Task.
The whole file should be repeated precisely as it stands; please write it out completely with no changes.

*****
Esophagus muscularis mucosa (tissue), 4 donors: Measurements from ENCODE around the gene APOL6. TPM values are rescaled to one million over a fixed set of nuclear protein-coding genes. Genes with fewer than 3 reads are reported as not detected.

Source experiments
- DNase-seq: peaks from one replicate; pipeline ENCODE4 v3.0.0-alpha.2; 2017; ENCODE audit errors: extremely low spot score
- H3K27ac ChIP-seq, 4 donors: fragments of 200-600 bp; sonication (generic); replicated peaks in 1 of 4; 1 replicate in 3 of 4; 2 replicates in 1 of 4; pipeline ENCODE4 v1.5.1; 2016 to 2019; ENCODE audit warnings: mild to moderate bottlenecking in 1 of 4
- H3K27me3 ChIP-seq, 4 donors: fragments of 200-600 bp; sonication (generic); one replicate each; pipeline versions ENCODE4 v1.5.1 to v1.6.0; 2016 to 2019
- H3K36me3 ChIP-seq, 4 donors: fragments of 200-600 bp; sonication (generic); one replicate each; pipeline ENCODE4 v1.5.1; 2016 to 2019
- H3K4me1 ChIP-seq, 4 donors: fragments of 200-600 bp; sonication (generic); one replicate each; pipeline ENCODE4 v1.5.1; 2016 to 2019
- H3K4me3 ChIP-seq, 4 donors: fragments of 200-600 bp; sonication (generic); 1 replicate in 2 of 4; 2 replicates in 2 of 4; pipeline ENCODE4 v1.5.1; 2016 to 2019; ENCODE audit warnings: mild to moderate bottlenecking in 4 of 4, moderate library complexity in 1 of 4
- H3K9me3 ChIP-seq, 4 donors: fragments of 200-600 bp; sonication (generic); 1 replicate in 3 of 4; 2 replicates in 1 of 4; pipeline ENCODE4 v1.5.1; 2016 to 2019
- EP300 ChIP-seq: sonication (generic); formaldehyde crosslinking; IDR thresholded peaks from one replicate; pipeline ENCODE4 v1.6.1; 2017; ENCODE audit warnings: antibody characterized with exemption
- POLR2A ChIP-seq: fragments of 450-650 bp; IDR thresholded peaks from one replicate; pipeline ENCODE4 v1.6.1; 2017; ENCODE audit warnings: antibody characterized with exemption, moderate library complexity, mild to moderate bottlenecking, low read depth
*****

Esophagus muscularis mucosa (tissue), 4 donors: Measurements from ENCODE around the gene APOL6. TPM values are rescaled to one million over a fixed set of nuclear protein-coding genes. Genes with fewer than 3 reads are reported as not detected.

Source experiments
- DNase-seq: peaks from one replicate; pipeline ENCODE4 v3.0.0-alpha.2; 2017; ENCODE audit errors: extremely low spot score
- H3K27ac ChIP-seq, 4 donors: fragments of 200-600 bp; sonication (generic); replicated peaks in 1 of 4; 1 replicate in 3 of 4; 2 replicates in 1 of 4; pipeline ENCODE4 v1.5.1; 2016 to 2019; ENCODE audit warnings: mild to moderate bottlenecking in 1 of 4
- H3K27me3 ChIP-seq, 4 donors: fragments of 200-600 bp; sonication (generic); one replicate each; pipeline versions ENCODE4 v1.5.1 to v1.6.0; 2016 to 2019
- H3K36me3 ChIP-seq, 4 donors: fragments of 200-600 bp; sonication (generic); one replicate each; pipeline ENCODE4 v1.5.1; 2016 to 2019
- H3K4me1 ChIP-seq, 4 donors: fragments of 200-600 bp; sonication (generic); one replicate each; pipeline ENCODE4 v1.5.1; 2016 to 2019
- H3K4me3 ChIP-seq, 4 donors: fragments of 200-600 bp; sonication (generic); 1 replicate in 2 of 4; 2 replicates in 2 of 4; pipeline ENCODE4 v1.5.1; 2016 to 2019; ENCODE audit warnings: mild to moderate bottlenecking in 4 of 4, moderate library complexity in 1 of 4
- H3K9me3 ChIP-seq, 4 donors: fragments of 200-600 bp; sonication (generic); 1 replicate in 3 of 4; 2 replicates in 1 of 4; pipeline ENCODE4 v1.5.1; 2016 to 2019
- EP300 ChIP-seq: sonication (generic); formaldehyde crosslinking; IDR thresholded peaks from one replicate; pipeline ENCODE4 v1.6.1; 2017; ENCODE audit warnings: antibody characterized with exemption
- POLR2A ChIP-seq: fragments of 450-650 bp; IDR thresholded peaks from one replicate; pipeline ENCODE4 v1.6.1; 2017; ENCODE audit warnings: antibody characterized with exemption, moderate library complexity, mild to moderate bottlenecking, low read depth